Dovecot, self-signed certificates and unknown CA problem

Quick tip if you are trying to deploy Dovecot on RHEL6 or CentOS6 and get an error message about an ‘unknown CA’ like this:

The reason that this error occurs is that Dovecot can not verify a client certificate because it doesn’t know about the self-signed CA certificate because it can not find the self-signed CA certificate. It’s a puzzling error, especially when the CA certificate is present in the Dovecot config:

This happens because Dovecot can not find the CA certificate in the /etc/pki/dovecot/certs directory. Note the directory. The Dovecot RPM on EL6 comes pre-packaged with two directories: /etc/pki/dovecot/certs/ and /etc/pki/dovecot/private/. But if you put a self-signed CA certificate in /etc/pki/dovecot/certs/ Dovecot can not find it because it is looking elsewhere for the CA certificate.

The solution is to put the self-signed CA certificate in /etc/pki/tls/certs/.

How to setup OpenVPN on CentOS6


This article will guide you through the installation and configuration of OpenVPN on a CentOS 6 server. The preferred OpenVPN version is 2.3.3 as that is the most recent one and, more importantly, the only version which has a fix for the Heartbleed bug.

Step 1 – install OpenVPN

Currently the OpenVPN RPM in EPEL has not yet been updated to version 2.3.3. You can either wait for it to be updated (together with pkcs11-helper version 1.11) or create your own RPMs.

Step 2 – get the EasyRSA scripts

Since the key generation scripts in eay-rsa/ were removed from OpenVPN you have to get them separately:

If you create your own OpenVPN RPM it makes sense to include EasyRSA in it.

Step 3 – edit vars in easy-rsa/

Open /etc/openvpn/easy-rsa/vars in your favorite editor and change


Next edit the following fields to your liking. Just don’t leave any blank.

Step 4 – create the CA certificate

Press enter at each question if the default is acceptable or change it to your liking. Don’t leave any field empty.

Step 5 – create the server certificate

Press enter at each question if the default is acceptable or change it to your liking. Don’t leave any default empty.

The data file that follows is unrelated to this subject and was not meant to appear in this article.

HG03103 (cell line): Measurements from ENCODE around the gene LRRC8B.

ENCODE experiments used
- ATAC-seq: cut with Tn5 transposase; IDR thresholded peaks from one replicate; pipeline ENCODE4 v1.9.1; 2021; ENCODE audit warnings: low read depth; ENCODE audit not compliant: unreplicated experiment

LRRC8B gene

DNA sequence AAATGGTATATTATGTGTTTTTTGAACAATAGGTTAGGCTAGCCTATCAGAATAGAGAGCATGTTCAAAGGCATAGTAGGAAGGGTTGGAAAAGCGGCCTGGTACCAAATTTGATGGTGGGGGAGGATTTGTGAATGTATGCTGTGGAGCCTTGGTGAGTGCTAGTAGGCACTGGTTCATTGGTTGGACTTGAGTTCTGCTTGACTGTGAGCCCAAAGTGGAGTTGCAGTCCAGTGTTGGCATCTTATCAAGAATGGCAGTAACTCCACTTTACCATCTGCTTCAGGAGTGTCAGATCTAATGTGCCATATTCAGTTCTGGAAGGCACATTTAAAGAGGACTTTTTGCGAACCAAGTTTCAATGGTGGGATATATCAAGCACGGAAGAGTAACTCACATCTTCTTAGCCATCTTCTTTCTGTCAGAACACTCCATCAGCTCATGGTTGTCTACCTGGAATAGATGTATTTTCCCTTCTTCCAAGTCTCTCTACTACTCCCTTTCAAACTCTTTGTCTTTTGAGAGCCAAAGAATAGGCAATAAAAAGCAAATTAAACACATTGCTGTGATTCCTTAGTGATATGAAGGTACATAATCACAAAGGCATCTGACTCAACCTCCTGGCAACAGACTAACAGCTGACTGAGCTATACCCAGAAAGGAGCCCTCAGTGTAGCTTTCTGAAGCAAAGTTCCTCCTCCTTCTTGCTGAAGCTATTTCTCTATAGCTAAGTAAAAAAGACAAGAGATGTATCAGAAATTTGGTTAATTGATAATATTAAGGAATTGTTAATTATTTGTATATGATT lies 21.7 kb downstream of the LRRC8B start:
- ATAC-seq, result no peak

Answer these questions with yes:

Step 6 – create the client certificate

Answer these questions with yes:

If you need a PKCS12 file (a .p12), follow these steps:

Answer these questions with yes:

Next you are asked for a password to secure the .p12 file. Make sure you provide a secure password and store it in a safe place like in Pass, KeePassX or LastPass.

Once the client key is generated, copy it to the host that needs access to the OpenVPN server.

Step 7 – create the DH key

Step 8 – create the tls-auth key (ta.key)

Step 9 – create /etc/openvpn/server.conf

Open your favourite editor and save the config below to /etc/openvpn/server.conf


Do not forget to change ‘SERVER_VPN_NET, ‘SERVER_VPN_NET_NETMASK’, ‘SERVER_NET’, ‘SERVER_NET_NETMASK’, ‘YOUR_DNS_SERVER’ and ‘YOUR_DOMAIN’. Examples below each line/section.

Step 10 – start OpenVPN and check log

In one terminal open the openvpn.log:

And in another terminal start the openvpn service:

Step 11 – enable IP forwarding

Enable IP forwarding so packets from your VPN subnet can be forwarded to the network behind the OpenVPN server.

Open /etc/sysctl.conf in your favourite editor and change:


Activate IP forwarding:

Step 12 – setup Masquerading

Make sure that the VPN subnet and interfaces used below are correct for your server.

Restart the iptables service:


How to block Heartbleed queries with IPtables

Here are some rules to block HeartBleed queries with IPtables. The example focuses on HTTPS (port 443). By copying the rules and changing the destination port (“--dport xxx“) you can protect other services too.

If you want the queries logged then first add this rule.

And the actual rule which drops the Heartbleed queries: